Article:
ABOUT AQUARIAN PAINTING TECHNIQUE (part 2)
Incidentally, the generally accepted term “watercolor” was first used by Chennino Chennini in his Treatise on Painting (1437), the main point in the described process was the dissolution of paint in water containing vegetable gum – gummi.
So, from the history of technology it is clear that the first method of watercolor writing was painting on dry soil, another way of working, on the wet surface of the paper, was supposedly applied not earlier than the beginning of the 19th century. A more capricious and whimsical way of writing wet was born in England, probably because in a country located on an island surrounded by water in this “foggy Albion”, the increased humidity of the air itself dictated the painting’s character light and soft. Watercolor painting on raw paper is called “English watercolor”. This technique gives the watercolor depth and creates a feeling of sunlight and airy perspective.
French watercolorists call the method of working on a wet sheet of paper: “travailler dans l`eau” (work in water). In order to maintain a stable humidity of the sheet, in order to have a long-term opportunity to work with a complex painting form, easily fusing and mixing paints on a wet sheet, the artists resorted to numerous tricks. For this, different methods of moistening the paper from below were used. It was in England in the 19th century for small landscapes on the open air that a special type of eraser was invented – devices for stretching wet paper without glue. The simple structure consisted of two wooden frames entering freely enough into one another. The first frame played the role of a board: paper was laid on it, which was then clamped along the edges of the second frame, the paper fixed in this way took the form of a canvas stretched over a stretcher. If necessary, moisten the paper below with hot steam.
Another type of eraser made it possible to use a different method of wetting the sheet. It was a frame and a board or tablet included in it. A moistened sheet of paper was placed on the board, its edges were bent over the edges of the board, and a board with a sheet of paper was inserted into the frame. After drying, the paper in the ejector stretched evenly. When working in wet colors with a wet sheet of paper, a cloth or flannel moistened with water was placed in the water, which for a long time nourished the paper with moisture as it dried out from the outside.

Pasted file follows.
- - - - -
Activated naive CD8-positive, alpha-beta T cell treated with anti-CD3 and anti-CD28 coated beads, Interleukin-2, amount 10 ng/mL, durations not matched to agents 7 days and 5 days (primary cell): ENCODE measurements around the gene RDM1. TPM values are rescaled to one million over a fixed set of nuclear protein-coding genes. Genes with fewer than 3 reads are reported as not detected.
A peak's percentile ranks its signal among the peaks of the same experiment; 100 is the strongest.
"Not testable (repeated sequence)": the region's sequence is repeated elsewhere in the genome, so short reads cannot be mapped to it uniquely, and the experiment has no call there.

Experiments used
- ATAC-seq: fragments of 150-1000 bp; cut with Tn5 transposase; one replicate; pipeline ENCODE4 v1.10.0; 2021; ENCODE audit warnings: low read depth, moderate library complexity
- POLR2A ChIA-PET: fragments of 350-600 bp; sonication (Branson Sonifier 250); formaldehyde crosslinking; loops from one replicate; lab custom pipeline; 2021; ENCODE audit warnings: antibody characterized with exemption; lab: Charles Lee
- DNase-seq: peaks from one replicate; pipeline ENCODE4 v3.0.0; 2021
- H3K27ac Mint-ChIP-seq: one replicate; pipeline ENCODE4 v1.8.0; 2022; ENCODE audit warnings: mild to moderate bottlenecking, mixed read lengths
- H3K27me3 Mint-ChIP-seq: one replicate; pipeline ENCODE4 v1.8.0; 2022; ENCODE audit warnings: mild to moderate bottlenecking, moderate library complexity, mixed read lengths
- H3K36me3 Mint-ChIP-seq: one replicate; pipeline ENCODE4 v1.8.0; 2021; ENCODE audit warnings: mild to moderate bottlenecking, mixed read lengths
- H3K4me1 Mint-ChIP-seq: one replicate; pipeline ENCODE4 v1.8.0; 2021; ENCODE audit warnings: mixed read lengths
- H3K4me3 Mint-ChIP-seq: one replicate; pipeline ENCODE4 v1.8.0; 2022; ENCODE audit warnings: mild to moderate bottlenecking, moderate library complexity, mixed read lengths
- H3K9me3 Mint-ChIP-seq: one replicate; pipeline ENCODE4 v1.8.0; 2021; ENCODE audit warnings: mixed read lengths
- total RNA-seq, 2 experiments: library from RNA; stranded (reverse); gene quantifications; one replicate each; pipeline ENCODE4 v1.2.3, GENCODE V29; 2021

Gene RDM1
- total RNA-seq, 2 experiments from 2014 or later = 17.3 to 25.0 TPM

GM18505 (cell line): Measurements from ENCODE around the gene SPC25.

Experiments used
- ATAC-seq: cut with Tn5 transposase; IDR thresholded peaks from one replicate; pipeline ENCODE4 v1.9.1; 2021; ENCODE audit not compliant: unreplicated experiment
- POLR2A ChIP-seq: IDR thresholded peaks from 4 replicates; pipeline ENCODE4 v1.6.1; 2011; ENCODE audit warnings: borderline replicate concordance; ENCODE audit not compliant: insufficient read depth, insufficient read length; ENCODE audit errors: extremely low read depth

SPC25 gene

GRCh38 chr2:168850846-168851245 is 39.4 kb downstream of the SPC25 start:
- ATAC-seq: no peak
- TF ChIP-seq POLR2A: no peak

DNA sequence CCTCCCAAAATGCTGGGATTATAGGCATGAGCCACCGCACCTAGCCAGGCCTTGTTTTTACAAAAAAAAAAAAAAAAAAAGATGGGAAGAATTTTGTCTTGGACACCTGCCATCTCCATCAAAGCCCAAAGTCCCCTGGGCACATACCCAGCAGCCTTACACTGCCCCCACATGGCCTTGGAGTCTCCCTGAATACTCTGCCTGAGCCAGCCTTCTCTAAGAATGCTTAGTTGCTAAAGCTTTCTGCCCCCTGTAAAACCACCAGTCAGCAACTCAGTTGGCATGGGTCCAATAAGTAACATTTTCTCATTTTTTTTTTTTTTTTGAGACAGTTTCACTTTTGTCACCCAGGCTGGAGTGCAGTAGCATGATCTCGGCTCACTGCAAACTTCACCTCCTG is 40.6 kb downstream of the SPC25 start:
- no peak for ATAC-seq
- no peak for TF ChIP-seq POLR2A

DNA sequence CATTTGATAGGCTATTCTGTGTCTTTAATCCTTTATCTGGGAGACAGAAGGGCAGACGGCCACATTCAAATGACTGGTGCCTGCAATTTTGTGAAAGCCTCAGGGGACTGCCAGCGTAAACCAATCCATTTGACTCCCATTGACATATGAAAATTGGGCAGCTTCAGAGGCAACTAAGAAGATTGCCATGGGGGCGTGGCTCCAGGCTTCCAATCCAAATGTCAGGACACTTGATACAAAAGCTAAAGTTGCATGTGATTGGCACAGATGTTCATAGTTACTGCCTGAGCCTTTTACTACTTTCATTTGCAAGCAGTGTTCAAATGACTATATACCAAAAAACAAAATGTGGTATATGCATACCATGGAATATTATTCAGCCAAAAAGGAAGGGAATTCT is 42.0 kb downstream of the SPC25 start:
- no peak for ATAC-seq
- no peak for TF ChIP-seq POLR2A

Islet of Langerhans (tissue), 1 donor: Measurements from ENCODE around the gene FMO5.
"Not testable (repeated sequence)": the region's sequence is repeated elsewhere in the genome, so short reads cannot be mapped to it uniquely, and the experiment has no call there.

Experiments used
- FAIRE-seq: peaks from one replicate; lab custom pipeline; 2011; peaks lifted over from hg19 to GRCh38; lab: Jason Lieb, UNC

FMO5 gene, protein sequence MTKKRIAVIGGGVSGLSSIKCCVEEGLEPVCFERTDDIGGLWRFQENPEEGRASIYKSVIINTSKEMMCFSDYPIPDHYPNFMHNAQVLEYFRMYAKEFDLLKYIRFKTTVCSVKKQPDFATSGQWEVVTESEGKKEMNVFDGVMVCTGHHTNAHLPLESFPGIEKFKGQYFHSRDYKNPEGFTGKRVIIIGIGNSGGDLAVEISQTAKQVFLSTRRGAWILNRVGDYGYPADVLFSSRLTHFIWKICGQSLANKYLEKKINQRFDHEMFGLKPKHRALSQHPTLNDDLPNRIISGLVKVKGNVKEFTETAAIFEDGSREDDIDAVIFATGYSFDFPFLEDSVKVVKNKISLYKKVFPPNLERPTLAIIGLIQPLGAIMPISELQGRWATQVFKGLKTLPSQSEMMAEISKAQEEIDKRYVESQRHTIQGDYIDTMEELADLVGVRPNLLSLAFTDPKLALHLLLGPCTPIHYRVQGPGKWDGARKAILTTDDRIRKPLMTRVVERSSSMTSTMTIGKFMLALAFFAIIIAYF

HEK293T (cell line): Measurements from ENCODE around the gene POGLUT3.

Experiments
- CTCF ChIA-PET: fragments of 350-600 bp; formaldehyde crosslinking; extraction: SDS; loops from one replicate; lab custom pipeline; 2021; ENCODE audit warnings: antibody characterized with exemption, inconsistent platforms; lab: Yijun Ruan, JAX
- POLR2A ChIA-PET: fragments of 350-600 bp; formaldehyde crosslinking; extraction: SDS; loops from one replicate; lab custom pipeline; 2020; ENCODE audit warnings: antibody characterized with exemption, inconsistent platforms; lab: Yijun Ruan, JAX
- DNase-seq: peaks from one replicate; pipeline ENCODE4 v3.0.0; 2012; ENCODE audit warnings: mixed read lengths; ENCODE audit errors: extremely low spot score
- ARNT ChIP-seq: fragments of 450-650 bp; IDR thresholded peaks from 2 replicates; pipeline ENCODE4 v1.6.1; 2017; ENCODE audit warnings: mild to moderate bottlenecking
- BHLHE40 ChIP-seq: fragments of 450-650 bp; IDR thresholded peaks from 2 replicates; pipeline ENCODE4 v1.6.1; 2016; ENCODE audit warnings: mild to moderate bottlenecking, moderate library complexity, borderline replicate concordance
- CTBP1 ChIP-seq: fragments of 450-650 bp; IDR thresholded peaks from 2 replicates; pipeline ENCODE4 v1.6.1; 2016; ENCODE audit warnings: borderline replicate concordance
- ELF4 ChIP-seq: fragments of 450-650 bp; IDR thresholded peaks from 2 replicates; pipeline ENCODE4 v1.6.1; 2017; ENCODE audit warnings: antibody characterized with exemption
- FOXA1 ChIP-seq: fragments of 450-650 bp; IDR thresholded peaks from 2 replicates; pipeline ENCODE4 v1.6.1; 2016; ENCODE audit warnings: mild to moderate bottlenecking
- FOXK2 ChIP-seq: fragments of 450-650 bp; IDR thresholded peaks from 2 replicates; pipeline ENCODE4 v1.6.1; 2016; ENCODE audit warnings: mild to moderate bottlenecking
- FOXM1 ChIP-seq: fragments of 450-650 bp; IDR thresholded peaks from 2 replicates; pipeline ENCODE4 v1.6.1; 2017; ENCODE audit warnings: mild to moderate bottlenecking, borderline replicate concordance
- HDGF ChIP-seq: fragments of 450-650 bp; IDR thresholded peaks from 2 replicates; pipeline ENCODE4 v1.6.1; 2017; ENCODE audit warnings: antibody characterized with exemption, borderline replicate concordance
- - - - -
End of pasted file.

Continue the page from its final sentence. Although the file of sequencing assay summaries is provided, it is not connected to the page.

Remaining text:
All the described methods made it possible to easily maintain moisture in the paper during operation, which eliminated the need for any other means to prevent the rapid drying of watercolor paints. The literature also describes chemical methods of retaining moisture on a sheet. For example, a little glycerin, honey was added to water for diluting paints, a solution of calcium chloride or gumidragant was used. Some antique miniaturists used snail saliva or fig milk for this. These funds were effective, but not safe, since the slowdown in drying was due to their hygroscopicity, and this ability to absorb and retain moisture also later manifested itself in watercolors. In addition, such products made the paint more viscous and thicker, which directly changed the nature of the painting, and it lost its valuable qualities.
In the second half of the 20th century, wet technique was very popular and the tradition was established to conduct such a painting “alprima” (Italian. Alla prima), that is, to do the work in one session. This technique requires great experience and virtuosity from the artist. It is very difficult and even almost impossible to create in one step something that requires a clear plastic solution, elaboration of the form, details and complex solution of the image in space. When painting wet, some pressure of the technique over the image is often manifested, and the charm of the wet technique is so great that it seems unacceptable to break the plastic of the “wet effects”, which sometimes in inept hands become almost the only value and content of the work.
In watercolor, there is a wide variety of painting techniques, trends, styles, schools. It is not possible to describe everything in a small article. However, it is worth noting that their comparison allows you to assess the level of skill, which is manifested in the skillful use and combination of various painting techniques and virtuoso maneuvering within the range of “dry-humidity”.
It should also be noted that there is no technique in itself. Technique is subordinate to the goal that the artist sets himself. That is why watercolors are as diverse and individual as the handwritings of people are diverse and individual.